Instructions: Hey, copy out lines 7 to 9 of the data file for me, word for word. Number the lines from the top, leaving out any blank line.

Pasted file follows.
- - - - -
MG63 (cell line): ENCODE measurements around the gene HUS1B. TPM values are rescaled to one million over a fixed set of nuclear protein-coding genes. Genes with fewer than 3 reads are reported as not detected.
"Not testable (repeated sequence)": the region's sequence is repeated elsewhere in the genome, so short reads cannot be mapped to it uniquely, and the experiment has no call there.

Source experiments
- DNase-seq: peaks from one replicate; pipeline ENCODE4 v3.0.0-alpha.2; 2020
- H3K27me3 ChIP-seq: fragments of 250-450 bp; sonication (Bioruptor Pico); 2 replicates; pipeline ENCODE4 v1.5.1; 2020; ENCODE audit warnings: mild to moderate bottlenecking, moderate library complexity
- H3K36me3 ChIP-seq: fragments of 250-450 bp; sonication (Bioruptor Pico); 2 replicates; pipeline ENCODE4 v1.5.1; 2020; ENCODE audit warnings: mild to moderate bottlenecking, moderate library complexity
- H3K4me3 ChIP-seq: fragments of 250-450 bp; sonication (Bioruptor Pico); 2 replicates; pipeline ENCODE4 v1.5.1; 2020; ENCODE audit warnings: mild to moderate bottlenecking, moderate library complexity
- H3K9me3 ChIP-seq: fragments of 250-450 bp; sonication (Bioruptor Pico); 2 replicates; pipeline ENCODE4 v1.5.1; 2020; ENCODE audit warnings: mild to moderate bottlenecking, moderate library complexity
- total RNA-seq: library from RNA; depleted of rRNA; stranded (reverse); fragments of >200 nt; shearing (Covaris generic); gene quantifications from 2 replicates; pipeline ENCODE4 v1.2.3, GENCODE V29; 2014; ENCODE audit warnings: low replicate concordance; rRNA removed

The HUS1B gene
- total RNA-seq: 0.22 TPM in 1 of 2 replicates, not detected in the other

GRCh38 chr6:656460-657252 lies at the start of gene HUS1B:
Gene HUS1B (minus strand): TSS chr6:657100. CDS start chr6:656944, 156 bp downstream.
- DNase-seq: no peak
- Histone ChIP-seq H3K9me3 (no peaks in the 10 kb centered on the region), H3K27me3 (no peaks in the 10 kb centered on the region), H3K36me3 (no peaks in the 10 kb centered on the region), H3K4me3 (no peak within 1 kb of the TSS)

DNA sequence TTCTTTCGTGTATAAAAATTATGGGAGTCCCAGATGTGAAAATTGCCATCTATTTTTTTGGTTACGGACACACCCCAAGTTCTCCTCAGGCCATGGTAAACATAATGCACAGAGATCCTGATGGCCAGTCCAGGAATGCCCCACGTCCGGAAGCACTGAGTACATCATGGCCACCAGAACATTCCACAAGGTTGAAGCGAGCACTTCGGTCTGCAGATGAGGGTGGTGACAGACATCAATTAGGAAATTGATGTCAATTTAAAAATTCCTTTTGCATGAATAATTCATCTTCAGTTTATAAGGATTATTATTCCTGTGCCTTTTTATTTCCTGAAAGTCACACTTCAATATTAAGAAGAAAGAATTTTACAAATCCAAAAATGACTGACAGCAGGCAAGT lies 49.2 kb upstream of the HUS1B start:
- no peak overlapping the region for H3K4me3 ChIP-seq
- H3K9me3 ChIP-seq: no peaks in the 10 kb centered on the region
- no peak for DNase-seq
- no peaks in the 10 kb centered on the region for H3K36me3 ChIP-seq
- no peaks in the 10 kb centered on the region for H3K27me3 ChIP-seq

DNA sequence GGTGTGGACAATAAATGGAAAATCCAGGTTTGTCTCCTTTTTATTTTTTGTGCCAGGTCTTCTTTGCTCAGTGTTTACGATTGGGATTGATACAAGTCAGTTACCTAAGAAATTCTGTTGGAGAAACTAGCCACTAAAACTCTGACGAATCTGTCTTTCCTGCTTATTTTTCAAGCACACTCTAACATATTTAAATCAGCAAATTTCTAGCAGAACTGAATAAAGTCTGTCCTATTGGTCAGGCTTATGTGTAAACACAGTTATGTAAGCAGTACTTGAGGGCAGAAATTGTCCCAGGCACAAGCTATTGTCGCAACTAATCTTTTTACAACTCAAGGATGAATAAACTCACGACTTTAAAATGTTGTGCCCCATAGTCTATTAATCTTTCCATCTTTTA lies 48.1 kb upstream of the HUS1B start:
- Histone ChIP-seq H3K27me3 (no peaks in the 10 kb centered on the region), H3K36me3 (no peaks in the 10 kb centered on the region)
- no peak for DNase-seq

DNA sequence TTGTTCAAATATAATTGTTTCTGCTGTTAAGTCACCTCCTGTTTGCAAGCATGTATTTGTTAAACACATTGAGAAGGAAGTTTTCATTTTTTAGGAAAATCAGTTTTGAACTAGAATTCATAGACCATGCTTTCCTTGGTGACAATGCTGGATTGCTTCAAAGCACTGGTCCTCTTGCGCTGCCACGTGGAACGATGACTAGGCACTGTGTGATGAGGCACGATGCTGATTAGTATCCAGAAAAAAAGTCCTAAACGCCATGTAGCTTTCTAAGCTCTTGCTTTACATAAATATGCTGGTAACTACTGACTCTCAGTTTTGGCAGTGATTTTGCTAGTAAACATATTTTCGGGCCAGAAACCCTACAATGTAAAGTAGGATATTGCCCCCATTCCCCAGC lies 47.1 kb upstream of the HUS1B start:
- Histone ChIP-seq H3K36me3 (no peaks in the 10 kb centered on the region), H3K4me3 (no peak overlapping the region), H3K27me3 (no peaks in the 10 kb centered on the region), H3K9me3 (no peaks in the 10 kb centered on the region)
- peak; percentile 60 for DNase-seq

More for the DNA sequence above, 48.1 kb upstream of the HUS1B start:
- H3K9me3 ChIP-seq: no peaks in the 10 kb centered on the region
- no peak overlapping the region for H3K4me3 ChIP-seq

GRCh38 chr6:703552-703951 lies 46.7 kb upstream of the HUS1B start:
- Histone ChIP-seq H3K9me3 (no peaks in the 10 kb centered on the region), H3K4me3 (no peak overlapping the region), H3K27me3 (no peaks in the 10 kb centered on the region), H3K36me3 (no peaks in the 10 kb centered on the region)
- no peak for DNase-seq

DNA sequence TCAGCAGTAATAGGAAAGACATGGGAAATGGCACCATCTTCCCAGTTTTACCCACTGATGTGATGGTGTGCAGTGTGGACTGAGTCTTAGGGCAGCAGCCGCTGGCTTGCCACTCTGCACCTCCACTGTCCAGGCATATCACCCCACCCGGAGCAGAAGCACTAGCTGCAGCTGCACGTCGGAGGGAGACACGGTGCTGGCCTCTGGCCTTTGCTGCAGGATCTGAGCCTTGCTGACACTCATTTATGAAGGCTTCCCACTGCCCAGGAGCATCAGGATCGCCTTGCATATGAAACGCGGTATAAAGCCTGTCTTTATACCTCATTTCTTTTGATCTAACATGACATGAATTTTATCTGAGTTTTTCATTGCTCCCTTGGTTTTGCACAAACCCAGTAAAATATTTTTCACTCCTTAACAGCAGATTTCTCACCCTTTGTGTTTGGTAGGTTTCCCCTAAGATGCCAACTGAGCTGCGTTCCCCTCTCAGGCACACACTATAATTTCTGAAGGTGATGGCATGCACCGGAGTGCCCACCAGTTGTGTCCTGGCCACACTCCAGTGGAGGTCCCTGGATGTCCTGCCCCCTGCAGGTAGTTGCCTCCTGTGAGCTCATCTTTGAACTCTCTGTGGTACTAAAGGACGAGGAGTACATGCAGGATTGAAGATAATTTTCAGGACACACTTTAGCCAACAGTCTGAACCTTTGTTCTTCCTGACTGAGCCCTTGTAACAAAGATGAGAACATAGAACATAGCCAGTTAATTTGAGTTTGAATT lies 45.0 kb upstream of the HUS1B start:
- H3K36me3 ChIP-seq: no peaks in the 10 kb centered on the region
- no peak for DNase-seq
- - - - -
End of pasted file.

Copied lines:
- H3K4me3 ChIP-seq: fragments of 250-450 bp; sonication (Bioruptor Pico); 2 replicates; pipeline ENCODE4 v1.5.1; 2020; ENCODE audit warnings: mild to moderate bottlenecking, moderate library complexity
- H3K9me3 ChIP-seq: fragments of 250-450 bp; sonication (Bioruptor Pico); 2 replicates; pipeline ENCODE4 v1.5.1; 2020; ENCODE audit warnings: mild to moderate bottlenecking, moderate library complexity
- total RNA-seq: library from RNA; depleted of rRNA; stranded (reverse); fragments of >200 nt; shearing (Covaris generic); gene quantifications from 2 replicates; pipeline ENCODE4 v1.2.3, GENCODE V29; 2014; ENCODE audit warnings: low replicate concordance; rRNA removed